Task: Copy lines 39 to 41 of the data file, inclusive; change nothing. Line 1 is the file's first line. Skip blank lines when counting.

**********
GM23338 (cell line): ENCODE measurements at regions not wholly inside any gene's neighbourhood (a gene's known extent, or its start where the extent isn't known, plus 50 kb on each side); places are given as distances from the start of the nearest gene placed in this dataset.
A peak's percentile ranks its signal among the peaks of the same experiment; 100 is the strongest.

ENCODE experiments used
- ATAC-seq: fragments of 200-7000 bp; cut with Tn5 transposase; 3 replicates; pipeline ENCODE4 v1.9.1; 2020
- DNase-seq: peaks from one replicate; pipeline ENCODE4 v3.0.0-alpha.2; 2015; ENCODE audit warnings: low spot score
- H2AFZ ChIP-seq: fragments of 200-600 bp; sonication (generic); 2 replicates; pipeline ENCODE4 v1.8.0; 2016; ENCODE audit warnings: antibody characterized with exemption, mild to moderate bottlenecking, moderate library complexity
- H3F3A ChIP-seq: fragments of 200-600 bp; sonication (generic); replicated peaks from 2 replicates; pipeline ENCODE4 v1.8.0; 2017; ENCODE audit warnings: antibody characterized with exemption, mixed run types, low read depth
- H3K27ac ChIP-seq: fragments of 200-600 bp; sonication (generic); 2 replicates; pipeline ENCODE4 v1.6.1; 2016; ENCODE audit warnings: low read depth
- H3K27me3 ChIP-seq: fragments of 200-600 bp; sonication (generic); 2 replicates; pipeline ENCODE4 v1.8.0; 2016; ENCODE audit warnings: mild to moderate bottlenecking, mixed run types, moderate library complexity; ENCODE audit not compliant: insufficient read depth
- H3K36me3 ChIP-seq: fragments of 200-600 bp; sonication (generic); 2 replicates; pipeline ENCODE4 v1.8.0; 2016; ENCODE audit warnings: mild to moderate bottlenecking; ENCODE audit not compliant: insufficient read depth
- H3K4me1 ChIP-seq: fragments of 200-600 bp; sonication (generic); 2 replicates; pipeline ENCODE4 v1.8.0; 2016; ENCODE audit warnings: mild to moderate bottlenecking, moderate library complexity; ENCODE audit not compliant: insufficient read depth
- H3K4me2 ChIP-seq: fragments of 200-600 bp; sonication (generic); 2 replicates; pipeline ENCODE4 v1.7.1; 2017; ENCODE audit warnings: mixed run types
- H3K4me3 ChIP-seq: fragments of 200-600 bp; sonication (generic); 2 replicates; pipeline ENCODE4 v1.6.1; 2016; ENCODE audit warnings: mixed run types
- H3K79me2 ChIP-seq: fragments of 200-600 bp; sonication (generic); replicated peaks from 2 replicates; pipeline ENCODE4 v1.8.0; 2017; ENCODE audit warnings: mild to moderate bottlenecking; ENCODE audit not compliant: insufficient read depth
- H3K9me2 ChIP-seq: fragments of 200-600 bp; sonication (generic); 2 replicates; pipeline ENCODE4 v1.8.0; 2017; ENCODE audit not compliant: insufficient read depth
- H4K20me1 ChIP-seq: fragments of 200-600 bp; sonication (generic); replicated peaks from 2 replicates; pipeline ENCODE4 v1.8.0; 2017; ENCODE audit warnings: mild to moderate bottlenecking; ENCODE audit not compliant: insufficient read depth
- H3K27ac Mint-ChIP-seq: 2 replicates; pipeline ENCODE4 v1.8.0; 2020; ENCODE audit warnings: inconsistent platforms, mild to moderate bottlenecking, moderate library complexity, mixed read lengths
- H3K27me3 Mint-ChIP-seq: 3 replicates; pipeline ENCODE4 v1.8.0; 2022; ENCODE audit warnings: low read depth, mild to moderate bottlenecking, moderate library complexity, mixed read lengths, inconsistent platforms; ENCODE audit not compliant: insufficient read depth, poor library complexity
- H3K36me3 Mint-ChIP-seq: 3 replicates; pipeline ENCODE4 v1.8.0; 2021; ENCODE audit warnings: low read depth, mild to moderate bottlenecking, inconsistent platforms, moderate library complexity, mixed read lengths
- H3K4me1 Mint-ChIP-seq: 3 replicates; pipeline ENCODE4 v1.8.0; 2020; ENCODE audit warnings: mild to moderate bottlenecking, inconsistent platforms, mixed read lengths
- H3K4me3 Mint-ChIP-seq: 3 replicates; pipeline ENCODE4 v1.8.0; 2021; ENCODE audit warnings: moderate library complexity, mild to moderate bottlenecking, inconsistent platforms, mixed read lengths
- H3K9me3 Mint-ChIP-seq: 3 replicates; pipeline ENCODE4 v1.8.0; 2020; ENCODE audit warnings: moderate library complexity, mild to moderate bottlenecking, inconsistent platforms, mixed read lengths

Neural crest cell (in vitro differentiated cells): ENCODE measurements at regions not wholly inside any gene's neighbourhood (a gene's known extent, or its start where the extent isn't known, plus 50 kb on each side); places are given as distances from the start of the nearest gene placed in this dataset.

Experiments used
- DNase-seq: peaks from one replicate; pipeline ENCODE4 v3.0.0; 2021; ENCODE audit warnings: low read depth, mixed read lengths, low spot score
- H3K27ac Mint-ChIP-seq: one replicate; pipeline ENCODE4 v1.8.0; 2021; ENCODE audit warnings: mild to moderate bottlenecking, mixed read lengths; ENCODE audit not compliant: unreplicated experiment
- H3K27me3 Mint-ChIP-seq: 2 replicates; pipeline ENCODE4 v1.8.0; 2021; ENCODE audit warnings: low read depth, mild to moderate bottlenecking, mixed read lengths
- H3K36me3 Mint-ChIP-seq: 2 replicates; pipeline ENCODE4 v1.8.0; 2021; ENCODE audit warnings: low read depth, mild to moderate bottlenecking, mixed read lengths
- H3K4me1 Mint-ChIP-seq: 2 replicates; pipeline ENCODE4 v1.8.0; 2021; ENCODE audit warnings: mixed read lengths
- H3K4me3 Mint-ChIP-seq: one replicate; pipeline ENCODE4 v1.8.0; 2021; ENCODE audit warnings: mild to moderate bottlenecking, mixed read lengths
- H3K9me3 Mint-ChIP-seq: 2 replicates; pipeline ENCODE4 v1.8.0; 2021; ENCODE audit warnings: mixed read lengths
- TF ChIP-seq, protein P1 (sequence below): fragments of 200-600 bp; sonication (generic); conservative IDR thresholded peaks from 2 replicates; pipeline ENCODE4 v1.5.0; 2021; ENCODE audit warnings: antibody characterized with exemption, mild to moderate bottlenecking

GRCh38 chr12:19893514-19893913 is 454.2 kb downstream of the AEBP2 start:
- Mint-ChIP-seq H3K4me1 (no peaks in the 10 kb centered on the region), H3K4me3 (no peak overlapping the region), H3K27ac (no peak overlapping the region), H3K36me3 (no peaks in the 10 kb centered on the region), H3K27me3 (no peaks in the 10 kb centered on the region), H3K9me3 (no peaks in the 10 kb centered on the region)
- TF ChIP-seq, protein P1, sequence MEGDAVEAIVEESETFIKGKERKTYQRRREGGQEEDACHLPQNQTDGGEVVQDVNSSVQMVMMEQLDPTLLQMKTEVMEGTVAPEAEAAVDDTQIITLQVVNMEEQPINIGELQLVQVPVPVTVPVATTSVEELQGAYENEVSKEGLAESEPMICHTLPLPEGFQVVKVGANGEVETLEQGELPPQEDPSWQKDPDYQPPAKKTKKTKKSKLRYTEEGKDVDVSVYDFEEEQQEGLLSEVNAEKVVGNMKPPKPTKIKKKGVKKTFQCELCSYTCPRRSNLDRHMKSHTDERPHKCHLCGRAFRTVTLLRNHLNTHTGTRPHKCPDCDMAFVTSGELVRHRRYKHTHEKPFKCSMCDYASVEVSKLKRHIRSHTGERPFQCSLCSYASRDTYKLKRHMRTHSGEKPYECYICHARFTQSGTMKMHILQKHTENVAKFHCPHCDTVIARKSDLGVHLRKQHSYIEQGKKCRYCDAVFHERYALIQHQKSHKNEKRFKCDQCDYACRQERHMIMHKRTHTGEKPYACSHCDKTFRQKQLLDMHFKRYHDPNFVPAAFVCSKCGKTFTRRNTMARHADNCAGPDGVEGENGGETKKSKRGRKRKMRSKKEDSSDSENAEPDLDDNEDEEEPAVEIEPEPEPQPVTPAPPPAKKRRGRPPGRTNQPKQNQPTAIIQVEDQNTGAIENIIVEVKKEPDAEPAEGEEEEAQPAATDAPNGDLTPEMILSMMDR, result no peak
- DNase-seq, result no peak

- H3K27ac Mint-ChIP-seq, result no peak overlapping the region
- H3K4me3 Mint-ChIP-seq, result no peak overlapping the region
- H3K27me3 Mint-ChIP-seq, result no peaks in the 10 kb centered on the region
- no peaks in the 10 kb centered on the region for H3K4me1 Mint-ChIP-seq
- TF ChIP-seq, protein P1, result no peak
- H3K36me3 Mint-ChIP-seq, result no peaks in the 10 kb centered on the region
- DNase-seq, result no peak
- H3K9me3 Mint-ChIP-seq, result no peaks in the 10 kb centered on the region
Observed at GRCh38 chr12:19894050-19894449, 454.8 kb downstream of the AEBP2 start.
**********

- H3K27me3 Mint-ChIP-seq, result no peaks in the 10 kb centered on the region
- no peaks in the 10 kb centered on the region for H3K4me1 Mint-ChIP-seq
- TF ChIP-seq, protein P1, result no peak